From my perspective, Indigenous education is all about real people, real stories, real experiences, real history, real relationship. This is what I mean when using the term ‘authentic’ in the context of teaching and learning. In this light the #Murama Teachmeet on 6th July at Sydney Olympic Park was bursting with authenticity….
A few weeks before, Shirley Gilbert set the scene with an invitation from the banks of the nearby Parramatta river. On the day of the Teachmeet more than 80 teachers gathered at the first Indigenous inspired Ibis Hotel at Sydney Olympic Park. Marc Bennie, Accor Hotels’ National Indigenous Programs Manager welcomed us with the hospitality and genuine commitment to Indigenous talent development that sets Accor apart.
Shirley joined us again, this time via Skype from China, setting the scene for the rich PD to follow with a whirlwind tour of Aboriginal 8 ways Pedagogy (explained also by Julie Waddell from WSU) and showed how the humble oyster can provide a myriad of STEAM stories for any Stage.
Dr John Hunter, (WSU lecturer and program leader for the The Murama Gathering) shared from the heart and provided a learning framework of ‘living culture’ that invited people to create new futures by understanding the past.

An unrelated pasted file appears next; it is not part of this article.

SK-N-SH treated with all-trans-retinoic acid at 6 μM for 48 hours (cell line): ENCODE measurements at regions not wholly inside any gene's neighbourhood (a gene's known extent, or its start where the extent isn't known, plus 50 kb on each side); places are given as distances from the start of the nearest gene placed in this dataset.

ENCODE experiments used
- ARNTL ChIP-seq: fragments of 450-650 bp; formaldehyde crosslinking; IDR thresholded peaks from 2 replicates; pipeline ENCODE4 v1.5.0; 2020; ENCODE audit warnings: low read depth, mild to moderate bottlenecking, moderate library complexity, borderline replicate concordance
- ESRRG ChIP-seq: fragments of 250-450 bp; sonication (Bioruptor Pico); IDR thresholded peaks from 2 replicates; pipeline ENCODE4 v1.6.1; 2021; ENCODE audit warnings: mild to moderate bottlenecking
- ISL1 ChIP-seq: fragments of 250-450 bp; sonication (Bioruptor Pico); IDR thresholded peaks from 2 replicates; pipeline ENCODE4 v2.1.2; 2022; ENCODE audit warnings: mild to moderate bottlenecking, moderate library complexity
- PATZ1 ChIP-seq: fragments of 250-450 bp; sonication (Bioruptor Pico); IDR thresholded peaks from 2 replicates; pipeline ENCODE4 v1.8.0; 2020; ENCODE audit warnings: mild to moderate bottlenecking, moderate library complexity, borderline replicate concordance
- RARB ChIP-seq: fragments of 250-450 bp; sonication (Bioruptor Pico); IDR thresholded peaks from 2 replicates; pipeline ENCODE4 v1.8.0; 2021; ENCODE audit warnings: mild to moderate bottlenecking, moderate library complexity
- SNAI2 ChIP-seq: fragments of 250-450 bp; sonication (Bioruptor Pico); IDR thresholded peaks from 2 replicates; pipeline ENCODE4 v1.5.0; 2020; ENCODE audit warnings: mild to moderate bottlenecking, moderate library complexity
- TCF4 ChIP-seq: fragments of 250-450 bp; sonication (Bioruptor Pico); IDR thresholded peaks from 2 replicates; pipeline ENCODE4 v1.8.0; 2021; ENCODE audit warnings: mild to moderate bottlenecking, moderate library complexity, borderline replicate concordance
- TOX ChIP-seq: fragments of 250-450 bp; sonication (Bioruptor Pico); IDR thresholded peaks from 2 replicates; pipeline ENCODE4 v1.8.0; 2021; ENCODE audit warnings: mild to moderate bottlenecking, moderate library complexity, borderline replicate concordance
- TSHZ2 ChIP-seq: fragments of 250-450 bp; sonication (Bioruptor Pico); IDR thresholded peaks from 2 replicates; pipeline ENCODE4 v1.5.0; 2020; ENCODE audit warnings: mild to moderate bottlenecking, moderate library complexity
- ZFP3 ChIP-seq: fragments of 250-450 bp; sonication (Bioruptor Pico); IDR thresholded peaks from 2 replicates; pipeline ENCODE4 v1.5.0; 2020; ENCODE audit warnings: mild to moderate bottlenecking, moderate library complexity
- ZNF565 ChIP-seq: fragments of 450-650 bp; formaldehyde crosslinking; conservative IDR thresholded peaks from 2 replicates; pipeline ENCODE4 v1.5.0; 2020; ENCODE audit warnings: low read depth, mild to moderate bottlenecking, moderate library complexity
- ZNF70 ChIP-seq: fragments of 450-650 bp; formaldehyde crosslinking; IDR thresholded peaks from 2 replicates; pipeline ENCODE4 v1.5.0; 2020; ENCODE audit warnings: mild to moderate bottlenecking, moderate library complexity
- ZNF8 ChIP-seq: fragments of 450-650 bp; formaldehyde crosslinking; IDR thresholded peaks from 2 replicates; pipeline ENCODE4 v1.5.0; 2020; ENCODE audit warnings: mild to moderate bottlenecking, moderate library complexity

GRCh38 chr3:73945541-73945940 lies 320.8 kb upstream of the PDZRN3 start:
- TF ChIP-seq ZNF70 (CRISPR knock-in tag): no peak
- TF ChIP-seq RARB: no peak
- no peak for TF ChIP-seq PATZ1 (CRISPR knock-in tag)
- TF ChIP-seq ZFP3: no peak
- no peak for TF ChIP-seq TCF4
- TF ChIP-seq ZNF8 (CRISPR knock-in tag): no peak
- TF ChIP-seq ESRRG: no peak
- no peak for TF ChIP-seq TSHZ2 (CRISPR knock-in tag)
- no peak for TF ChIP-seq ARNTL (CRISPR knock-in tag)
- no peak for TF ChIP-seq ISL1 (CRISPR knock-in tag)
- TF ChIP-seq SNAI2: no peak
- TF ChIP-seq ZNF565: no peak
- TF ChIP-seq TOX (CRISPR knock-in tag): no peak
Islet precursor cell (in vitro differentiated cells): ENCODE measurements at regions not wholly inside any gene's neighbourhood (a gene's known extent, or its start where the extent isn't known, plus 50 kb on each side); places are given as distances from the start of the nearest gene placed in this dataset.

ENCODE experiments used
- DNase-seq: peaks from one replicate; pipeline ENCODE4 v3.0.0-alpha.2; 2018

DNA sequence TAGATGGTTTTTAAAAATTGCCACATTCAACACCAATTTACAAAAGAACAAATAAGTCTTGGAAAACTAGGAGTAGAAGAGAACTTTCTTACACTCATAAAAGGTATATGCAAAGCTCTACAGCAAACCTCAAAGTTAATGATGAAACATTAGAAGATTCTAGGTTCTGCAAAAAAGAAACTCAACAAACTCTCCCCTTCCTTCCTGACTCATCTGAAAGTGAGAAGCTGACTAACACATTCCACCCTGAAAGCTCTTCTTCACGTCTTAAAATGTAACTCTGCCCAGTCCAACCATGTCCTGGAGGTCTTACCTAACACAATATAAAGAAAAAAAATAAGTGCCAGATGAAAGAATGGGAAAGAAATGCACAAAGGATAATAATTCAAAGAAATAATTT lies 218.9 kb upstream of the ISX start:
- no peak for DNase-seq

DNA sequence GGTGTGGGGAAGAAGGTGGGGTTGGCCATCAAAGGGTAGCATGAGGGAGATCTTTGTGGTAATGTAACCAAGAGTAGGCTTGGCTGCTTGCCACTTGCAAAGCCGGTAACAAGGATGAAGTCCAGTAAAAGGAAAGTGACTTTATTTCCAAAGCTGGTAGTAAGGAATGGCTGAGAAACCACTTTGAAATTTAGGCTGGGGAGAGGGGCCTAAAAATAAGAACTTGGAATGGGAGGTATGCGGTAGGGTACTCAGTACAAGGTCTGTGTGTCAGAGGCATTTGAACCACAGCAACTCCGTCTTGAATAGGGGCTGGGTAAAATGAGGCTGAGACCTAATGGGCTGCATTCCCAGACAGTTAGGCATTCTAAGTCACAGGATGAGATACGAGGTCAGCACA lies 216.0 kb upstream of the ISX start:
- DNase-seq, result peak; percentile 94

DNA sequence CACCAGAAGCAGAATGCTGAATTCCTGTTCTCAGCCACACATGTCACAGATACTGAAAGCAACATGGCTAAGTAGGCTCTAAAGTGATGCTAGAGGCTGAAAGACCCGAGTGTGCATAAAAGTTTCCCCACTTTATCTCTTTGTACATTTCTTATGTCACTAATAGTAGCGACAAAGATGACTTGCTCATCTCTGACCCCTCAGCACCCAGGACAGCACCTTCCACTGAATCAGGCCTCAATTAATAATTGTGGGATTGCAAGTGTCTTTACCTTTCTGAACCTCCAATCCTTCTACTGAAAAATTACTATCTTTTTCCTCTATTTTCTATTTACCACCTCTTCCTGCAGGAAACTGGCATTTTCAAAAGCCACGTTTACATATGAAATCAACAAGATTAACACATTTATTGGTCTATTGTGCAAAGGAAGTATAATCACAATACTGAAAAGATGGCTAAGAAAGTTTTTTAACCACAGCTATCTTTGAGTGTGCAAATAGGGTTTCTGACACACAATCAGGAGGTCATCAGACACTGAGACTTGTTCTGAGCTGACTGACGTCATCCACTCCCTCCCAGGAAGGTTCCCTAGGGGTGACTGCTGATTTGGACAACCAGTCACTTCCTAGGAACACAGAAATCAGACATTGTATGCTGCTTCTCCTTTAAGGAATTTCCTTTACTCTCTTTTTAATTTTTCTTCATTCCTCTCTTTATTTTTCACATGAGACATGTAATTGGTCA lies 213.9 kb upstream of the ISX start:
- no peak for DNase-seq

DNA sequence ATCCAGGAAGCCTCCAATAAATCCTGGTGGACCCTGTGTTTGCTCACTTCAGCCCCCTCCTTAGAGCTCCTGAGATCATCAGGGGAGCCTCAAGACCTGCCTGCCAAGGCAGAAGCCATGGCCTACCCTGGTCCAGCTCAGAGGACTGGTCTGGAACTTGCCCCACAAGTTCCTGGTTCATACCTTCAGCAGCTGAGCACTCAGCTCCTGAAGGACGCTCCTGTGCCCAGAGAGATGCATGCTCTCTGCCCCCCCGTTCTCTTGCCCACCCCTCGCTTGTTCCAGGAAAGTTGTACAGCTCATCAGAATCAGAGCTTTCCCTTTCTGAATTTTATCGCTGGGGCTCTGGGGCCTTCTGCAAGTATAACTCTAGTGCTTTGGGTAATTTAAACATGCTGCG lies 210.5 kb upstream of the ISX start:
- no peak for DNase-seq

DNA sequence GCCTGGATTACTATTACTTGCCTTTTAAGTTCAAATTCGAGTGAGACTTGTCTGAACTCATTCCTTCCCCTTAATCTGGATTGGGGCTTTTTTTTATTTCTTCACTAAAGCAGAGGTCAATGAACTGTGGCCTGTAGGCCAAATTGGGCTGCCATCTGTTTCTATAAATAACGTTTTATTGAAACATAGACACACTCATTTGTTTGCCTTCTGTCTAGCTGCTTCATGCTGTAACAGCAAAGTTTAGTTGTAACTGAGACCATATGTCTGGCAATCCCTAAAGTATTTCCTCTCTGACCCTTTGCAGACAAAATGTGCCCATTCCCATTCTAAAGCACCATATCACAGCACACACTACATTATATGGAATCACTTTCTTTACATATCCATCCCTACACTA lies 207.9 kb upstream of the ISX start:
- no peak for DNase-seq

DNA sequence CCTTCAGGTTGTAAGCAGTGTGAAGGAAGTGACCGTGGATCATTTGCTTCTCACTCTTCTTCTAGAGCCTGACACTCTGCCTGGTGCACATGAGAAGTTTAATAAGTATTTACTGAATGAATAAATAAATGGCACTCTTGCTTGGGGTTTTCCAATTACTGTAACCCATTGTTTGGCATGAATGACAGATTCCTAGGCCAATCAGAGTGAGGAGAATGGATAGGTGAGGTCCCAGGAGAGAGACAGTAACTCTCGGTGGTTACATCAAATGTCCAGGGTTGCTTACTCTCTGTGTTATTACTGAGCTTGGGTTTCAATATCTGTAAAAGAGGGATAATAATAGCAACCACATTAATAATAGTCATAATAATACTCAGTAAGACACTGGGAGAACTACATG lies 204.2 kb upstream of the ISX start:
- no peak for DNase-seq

Brett and Rob from #aussieED then facilitated such an awesome Teachmeet that we were pushing on through lunch without so much as a fidget. Memorably rich and real presentations flowed one after another, weaved together by Brett’s usual sense of timing and ability to capture ‘the moment’. Some of these moments are in his Storify here.
Huge thanks to our inspiring guests and presenters including Baabayan (Ancestral Woman), The Koori Classroom, Carriageworks, The Aurora Education Foundation, Narragunnawali: Reconciliation in Schools and Early Learning, Walanga Muru of Macquarie University, Quizling, Western Sydney University, NRL School 2 Work Program, 8 Ways Indigenous Knowledge Game, and the contagiously charismatic William Bashford from Solid Aboriginal Consultancy.
SOPA Education’s own Kim Tilley shared part of her story as an Aboriginal woman reconnecting with culture and family and was warmly appreciated by all present for her honesty and insights. Another real highlight was the creator of ABC’s Cleverman, Ryan Griffen, sharing how he created a show so that his son could have an Aboriginal superhero. A global perspective on teaching Indigenous Knowledge was provided by Helen Murray who shared on Sami Culture in the Norwegian Curriculum.
At the end of a beautifully exhausting forum, each teacher walked away with a simple Sydney rock oyster freshly smudged with brown ochre found and gifted by John. In the spirit of connecting and reconnecting to culture that #Murama is all about, those little shells were actually infused with a lot more: stories, shared history, permission, new confidence and new connections.